Personal Computer Museum, Canada's Videogame Museum

H.E.R.O.

H.E.R.O.
H.E.R.O.

SystemAtari 8-Bit
Cartridge1

Activision

Atari 8-Bit

Release Date: 3/1/1984
Manufacturer: Activision
 
Donated By: Gregory William Crowell
 
H.E.R.O. (an acronym standing for Helicopter Emergency Rescue Operation) is a single-player video game published by Activision. First developed for the Atari 2600 and released in March 1984, the game was ported to many of the home computers and gaming consoles of that era. In the game, the player uses a helicopter backpack and other tools to rescue victims trapped deep in a mine.

The player assumes control of Roderick Hero (sometimes styled as "R. Hero", a play on "our hero"), a one-man rescue team. Miners working in Mount Leone are trapped, and it's up to Roderick to reach them.

The player is equipped with a backpack-mounted helicopter unit, which allows him to hover and fly, along with a helmet-mounted laser and a limited supply of dynamite. Each level consists of a maze of mine shafts that Roderick must safely navigate in order to reach the miner trapped at the bottom. The backpack has a limited amount of power, so the player must reach the miner before the power supply is exhausted.

A number of obstacles stand between Roderick and the miners. Some mine shafts are blocked by cave-ins, which require dynamite to clear, but Roderick must not stand too close when the dynamite explodes. The helmet laser can also destroy cave-ins, but it does so much more slowly than dynamite. Some mine sections are illuminated by lanterns. If the lantern is somehow destroyed, the layout of that section becomes invisible; exploding dynamite will light up the mine for a very short time. The mine shafts are populated by spiders, bats and other unknown creatures that are deadly to the touch; these creatures can be destroyed using the laser, or will also be destroyed if they are close to exploding dynamite. In later levels, the player must contend with magma, which, like cave-ins, can be dynamited to clear a path, but like the mine creatures, is lethal when touched. Lastly, some deep mines are flooded, forcing players to hover safely above the water.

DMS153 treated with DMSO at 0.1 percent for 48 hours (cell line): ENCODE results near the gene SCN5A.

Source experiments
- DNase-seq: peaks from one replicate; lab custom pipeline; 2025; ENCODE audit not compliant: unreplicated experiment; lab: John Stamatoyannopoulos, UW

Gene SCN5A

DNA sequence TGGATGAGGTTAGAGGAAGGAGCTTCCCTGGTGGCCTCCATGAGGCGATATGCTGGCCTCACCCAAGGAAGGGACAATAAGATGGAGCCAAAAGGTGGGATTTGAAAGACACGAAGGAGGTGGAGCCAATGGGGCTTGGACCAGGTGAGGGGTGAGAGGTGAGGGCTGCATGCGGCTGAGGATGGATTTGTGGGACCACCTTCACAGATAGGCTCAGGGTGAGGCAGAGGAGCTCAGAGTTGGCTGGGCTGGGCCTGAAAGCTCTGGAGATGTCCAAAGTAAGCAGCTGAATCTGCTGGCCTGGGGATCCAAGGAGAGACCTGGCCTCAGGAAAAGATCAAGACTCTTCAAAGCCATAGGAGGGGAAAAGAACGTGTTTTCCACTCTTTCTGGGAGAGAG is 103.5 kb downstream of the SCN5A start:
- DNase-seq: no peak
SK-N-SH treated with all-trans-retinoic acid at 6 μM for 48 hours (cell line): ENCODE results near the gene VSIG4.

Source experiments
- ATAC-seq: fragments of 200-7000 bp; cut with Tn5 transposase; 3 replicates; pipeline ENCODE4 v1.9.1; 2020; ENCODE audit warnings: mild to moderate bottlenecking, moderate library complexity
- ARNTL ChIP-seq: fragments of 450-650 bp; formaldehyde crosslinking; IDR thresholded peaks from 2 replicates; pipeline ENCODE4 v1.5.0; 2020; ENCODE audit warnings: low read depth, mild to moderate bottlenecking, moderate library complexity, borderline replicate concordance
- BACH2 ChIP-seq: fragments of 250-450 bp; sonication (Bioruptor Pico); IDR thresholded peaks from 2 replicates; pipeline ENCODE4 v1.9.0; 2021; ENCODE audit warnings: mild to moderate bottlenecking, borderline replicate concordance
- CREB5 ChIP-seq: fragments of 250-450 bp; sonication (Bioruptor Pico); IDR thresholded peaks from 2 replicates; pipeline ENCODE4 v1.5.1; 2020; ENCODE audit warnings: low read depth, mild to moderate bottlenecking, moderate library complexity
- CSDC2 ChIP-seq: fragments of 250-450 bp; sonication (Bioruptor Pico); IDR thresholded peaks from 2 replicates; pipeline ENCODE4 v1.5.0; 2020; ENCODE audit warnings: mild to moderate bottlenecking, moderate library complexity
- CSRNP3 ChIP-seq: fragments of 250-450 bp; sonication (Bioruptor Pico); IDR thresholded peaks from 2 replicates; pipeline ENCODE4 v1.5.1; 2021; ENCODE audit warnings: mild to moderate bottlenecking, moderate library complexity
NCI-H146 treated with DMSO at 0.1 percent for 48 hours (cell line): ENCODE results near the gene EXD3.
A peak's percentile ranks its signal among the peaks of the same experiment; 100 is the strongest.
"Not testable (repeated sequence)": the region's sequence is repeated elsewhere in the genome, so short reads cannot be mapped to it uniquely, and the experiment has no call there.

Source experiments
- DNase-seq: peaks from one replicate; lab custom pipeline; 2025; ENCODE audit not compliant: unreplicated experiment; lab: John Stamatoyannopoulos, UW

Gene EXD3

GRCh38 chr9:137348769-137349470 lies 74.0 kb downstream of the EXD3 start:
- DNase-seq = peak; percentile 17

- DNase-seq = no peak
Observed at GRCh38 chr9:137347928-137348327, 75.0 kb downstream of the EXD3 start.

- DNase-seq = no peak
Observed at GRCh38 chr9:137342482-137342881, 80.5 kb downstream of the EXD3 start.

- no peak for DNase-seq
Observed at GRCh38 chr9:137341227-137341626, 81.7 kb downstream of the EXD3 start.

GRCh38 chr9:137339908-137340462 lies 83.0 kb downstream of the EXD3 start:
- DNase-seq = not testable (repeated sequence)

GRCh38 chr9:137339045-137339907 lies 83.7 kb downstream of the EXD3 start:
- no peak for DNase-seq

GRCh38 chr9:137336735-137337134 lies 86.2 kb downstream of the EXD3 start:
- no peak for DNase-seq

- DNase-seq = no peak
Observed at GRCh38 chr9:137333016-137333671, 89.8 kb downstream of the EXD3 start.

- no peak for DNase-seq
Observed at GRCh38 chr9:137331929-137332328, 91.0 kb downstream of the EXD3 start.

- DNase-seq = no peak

Points are scored for each cave-in cleared and each creature destroyed. When the player reaches the miner, points are awarded for the rescue, along with the amount of power remaining in the backpack and for each remaining stick of dynamite. Extra lives are awarded for every 20,000 points scored.

Soon after its Atari 2600 launch, Activision ported H.E.R.O. to other gaming consoles available at the time, including the Atari 5200 and Colecovision systems. H.E.R.O. was also ported to home computer systems, with versions released for the Apple II, Atari 8-bit family, Commodore 64, MSX and ZX Spectrum. Sega reprogrammed the game and ported it to its SG-1000 gaming console in Japan in 1985; while the gameplay was identical, Sega changed the backpack from a helicopter to a jetpack.

More recently, H.E.R.O. has been included in compilations of Activision games released for later-generation gaming consoles, such as Activision Anthology. In June 2010, the Atari 2600 version of H.E.R.O. was re-released for Microsoft's Game Room service for the Xbox 360 and Games for Windows Live.

H.E.R.O. Cartridge
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